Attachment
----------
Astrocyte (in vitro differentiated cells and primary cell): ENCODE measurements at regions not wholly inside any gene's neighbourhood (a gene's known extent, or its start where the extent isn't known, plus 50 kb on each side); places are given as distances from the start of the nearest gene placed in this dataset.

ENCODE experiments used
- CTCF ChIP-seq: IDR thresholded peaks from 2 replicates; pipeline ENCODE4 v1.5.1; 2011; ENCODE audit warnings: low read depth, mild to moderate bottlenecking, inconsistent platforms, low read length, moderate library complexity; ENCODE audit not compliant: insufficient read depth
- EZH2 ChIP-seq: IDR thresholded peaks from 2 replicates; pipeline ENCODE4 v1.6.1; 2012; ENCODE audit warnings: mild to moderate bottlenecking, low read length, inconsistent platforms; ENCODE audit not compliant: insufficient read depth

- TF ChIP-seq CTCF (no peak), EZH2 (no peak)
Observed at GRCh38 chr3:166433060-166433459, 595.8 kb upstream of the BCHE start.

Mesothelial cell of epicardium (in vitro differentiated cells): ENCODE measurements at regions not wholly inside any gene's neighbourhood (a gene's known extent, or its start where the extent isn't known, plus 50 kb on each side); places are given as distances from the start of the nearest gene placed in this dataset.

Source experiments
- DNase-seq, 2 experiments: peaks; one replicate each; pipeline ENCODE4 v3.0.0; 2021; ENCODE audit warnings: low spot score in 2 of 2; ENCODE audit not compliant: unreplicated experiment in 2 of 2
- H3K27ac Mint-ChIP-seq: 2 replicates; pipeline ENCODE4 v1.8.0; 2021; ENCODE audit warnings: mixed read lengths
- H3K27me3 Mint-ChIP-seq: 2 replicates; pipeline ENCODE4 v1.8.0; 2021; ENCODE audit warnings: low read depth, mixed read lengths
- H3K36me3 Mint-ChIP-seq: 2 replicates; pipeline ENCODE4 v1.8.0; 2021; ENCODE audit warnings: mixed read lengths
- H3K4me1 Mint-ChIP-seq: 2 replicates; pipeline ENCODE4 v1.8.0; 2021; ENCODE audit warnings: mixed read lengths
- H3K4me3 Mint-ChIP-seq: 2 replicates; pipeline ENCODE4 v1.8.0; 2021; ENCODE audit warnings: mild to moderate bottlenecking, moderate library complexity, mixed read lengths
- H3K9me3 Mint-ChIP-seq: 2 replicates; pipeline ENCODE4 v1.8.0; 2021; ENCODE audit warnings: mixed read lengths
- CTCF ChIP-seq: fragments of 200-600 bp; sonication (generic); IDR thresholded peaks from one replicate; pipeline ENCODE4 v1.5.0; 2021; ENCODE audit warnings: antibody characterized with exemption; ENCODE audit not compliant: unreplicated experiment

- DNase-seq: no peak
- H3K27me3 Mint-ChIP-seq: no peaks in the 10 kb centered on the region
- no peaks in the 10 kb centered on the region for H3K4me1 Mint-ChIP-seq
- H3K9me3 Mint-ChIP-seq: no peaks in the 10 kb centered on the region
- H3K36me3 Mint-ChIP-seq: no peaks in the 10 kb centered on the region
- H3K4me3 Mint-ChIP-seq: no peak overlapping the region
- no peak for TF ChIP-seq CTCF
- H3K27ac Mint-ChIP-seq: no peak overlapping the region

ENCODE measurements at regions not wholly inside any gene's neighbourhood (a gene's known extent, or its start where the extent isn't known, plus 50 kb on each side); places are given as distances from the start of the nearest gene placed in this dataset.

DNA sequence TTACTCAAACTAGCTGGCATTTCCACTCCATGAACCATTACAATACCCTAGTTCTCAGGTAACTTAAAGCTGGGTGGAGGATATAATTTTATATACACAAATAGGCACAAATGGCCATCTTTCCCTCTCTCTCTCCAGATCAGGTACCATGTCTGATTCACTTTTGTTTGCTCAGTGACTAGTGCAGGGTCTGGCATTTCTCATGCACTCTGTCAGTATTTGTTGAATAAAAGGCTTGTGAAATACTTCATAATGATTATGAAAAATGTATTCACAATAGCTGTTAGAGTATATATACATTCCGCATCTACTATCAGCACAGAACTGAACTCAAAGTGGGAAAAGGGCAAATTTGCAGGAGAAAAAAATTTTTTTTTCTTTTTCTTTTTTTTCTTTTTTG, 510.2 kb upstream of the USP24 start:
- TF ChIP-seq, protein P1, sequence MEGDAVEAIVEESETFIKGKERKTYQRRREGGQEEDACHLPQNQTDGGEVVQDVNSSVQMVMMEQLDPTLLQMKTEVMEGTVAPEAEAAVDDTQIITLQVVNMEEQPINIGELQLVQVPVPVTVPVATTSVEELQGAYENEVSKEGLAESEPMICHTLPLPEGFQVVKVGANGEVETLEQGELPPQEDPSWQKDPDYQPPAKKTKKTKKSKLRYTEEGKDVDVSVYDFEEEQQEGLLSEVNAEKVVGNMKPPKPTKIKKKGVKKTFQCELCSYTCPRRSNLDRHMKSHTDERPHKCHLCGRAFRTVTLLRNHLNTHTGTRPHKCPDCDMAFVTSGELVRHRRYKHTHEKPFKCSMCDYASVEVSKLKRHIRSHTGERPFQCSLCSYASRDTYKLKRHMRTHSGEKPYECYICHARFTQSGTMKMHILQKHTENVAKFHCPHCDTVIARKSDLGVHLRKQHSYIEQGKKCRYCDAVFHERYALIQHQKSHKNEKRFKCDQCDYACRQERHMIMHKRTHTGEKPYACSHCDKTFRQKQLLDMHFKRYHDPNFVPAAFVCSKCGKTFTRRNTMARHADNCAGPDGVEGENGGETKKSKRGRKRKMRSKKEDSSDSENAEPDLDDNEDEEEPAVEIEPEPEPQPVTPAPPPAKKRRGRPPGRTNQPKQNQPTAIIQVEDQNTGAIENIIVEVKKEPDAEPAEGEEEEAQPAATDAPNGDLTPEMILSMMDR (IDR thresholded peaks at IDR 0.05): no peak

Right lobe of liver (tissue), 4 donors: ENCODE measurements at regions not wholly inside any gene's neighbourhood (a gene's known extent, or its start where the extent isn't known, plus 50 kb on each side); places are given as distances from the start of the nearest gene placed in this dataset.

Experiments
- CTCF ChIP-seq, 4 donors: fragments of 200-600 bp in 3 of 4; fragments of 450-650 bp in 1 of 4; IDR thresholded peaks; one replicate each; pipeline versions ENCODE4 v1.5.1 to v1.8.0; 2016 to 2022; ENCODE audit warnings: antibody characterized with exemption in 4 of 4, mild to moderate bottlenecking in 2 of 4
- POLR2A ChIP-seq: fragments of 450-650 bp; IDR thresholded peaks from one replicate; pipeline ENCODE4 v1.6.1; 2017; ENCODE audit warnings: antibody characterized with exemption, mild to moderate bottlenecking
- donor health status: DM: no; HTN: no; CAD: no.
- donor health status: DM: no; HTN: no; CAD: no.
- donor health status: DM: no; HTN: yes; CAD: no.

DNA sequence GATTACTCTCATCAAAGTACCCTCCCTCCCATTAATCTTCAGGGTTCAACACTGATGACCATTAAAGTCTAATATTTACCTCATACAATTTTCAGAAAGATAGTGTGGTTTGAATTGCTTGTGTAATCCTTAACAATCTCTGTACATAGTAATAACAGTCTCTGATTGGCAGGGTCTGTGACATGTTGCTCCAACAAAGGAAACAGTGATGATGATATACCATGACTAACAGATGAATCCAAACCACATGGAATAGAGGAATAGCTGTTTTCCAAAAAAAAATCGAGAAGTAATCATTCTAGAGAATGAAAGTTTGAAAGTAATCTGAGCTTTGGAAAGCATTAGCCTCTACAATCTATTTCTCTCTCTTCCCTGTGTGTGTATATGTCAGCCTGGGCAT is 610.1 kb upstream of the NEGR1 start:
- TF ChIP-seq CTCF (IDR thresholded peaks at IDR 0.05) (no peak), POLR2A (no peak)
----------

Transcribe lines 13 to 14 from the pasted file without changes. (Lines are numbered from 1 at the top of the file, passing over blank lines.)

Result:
- H3K4me1 Mint-ChIP-seq: 2 replicates; pipeline ENCODE4 v1.8.0; 2021; ENCODE audit warnings: mixed read lengths
- H3K4me3 Mint-ChIP-seq: 2 replicates; pipeline ENCODE4 v1.8.0; 2021; ENCODE audit warnings: mild to moderate bottlenecking, moderate library complexity, mixed read lengths